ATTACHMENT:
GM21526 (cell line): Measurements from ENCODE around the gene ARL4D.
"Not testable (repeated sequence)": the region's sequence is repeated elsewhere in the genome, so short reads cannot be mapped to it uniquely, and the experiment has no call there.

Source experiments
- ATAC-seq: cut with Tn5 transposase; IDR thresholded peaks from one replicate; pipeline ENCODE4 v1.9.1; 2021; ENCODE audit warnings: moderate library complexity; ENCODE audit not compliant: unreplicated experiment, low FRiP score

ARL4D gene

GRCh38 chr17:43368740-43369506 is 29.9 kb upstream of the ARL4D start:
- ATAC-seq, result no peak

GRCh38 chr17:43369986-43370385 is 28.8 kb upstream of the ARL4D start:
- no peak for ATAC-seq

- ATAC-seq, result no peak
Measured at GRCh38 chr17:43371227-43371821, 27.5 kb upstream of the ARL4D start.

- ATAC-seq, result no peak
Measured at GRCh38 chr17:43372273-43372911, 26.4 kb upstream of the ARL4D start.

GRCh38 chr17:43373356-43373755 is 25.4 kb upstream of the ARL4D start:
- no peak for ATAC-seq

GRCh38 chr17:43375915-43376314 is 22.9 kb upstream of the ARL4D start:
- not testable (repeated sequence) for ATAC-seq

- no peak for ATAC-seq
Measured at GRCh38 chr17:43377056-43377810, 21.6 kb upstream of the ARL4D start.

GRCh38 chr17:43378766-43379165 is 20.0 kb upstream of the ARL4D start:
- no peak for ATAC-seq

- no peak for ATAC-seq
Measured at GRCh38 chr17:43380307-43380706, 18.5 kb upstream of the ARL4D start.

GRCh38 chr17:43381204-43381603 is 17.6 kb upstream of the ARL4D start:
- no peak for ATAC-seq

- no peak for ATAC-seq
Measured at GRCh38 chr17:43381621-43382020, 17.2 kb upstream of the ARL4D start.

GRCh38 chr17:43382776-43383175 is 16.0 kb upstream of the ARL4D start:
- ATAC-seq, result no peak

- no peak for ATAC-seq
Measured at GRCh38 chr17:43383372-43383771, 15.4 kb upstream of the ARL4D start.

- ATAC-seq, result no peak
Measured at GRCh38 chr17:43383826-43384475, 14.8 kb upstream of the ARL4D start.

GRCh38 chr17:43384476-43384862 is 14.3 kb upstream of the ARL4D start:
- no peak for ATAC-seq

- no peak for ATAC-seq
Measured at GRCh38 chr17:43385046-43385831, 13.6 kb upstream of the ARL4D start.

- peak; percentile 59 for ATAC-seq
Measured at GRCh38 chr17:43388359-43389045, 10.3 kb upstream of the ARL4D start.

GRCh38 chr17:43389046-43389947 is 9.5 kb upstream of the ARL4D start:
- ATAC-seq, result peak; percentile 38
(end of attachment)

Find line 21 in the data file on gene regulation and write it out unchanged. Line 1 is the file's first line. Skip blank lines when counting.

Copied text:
- no peak for ATAC-seq